Developers can get too focussed on elegant system architectures evolved with the simplistic motivating forces of immediate cost, time and a description of supposed "user requirements".
Mark Carroll, of Microsoft Corp., presenting to the local chapter of the Worldwide Institute of Software Architects recently, made a plea for an appreciation of the bigger picture and a sharper analysis of other factors which are often "bundled into a general category called 'risk'."
Attention from the beginning to factors such as skills availability and staff aspirations, standards alignment and the availability of third party solutions for part of the problem are often given scant attention, he says, and few developers have a systematic way of taking them all into account -- an impression confirmed by a straw poll of the audience.
If you develop using an effective but unpopular tool, he says, you risk limiting yourself in terms of the skills and outside advice available. Staff and contractors may also be discouraged from taking the project on because experience of such a minority tool adds little to the CV.
Using third party products and services optimally not only means part of the solution is developed in advance, it also opens a fund of expertise in the outside supplier's staff, who can advise on the best way to connect their offering to the rest of your system. This saves the developer a lot of "homework" boning up on a product's features. A poor choice of third party product, on the other hand, can trap a development into severely restricted choices.
Attitudes to standards and methodology range from regarding them as the "Holy Grail" to dismissing them as hogwash. The truth is halfway between, Carroll suggests. "They are not a religion but a risk mitigation strategy." At the least their use earns a "compliance tick" from government and many companies, while neglect means if the system has problems the developer "gets caned" for not adhering to the standards, whether that is the true reason or not.
A "user requirements" document is often the basis of a development, but Carroll says both the commissioning client's requirements and the end user's needs should be separately considered. As a bad example, he cites one system he knew of which met all the client's functional specifications but infuriated the end users because it was based on a web interface and they could no longer drag-and-drop, as they had been used to doing with the earlier system.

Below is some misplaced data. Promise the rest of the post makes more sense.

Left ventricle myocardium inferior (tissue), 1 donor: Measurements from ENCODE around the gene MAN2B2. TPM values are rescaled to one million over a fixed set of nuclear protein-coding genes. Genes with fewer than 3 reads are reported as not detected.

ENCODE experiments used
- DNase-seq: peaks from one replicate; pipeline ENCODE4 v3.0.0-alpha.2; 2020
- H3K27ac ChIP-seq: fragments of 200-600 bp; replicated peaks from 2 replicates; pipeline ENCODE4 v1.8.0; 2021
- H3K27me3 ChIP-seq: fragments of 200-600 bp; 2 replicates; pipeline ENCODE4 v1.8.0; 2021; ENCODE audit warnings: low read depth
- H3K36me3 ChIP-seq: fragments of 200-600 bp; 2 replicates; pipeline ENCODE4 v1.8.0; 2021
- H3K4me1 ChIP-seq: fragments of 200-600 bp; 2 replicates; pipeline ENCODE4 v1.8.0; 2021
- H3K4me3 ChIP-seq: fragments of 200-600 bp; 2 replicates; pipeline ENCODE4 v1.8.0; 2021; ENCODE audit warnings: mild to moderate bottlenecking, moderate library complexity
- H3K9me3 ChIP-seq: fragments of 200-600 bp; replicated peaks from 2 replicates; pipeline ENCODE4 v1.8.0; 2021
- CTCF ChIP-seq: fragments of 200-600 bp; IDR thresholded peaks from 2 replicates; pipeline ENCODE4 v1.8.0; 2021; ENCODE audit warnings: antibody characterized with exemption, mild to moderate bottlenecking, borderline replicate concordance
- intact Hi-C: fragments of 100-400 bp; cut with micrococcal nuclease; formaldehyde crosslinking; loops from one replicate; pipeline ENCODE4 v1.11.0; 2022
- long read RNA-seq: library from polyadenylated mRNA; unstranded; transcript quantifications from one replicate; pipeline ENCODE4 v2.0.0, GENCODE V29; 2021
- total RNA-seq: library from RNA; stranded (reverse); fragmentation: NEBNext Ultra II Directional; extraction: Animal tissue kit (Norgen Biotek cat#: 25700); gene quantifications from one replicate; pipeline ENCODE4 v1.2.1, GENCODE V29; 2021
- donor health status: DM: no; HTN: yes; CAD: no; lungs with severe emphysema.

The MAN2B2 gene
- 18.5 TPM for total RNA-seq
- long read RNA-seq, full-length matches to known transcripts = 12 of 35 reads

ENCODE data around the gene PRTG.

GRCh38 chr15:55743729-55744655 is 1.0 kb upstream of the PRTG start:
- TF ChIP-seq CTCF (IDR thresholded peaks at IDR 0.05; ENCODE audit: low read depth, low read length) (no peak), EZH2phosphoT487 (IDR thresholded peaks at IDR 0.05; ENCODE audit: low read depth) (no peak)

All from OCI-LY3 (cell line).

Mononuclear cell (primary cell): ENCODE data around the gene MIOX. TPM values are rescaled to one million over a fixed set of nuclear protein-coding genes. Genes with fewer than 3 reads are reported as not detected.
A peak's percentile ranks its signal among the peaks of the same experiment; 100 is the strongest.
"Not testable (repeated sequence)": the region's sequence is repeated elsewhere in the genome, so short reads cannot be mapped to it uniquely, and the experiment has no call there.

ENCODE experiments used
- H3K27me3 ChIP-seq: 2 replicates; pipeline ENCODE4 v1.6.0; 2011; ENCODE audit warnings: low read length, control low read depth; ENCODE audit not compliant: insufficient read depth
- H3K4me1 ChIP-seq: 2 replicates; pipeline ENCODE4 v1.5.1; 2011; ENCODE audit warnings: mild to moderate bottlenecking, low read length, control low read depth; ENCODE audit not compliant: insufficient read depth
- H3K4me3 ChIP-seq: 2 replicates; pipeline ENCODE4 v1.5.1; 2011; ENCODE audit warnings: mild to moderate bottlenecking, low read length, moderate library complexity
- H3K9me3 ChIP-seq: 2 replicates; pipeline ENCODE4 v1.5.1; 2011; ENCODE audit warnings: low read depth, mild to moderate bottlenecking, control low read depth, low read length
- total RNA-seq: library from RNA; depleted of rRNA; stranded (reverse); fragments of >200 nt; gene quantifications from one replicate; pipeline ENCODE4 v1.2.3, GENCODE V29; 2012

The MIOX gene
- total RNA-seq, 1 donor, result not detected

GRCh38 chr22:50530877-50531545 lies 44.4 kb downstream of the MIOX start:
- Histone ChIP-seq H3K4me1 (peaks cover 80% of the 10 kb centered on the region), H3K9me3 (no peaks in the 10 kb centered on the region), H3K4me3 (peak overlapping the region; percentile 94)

The ability to build and deploy a system quickly is naturally vital, but equally attention should be paid to long-term life expectancy. The software at the heart of the system will inevitably date, and customer requirements will change to the point where the system can no longer be updated. Quantification of this in the early stages can be of great value in building a business case; business cases are judged by accountants, who understand the concept of depreciation.
"Talk to the accountants before you construct your business case and learn how they will measure it. There are about 15 different ways of calculating cashflows and net present value. You need to know which they will be using."
Taking all these factors into account from the beginning yield information that can be fed systematically into an evaluation of the project which can then proceed to implementation with greater confidence of success. Reviews later in the life of the system to establish the need for and cost of changes are also likely to run more smoothly. The cost of "retiring" the system at the end of its life and moving to something new should also be factored in from the beginning, Carroll says.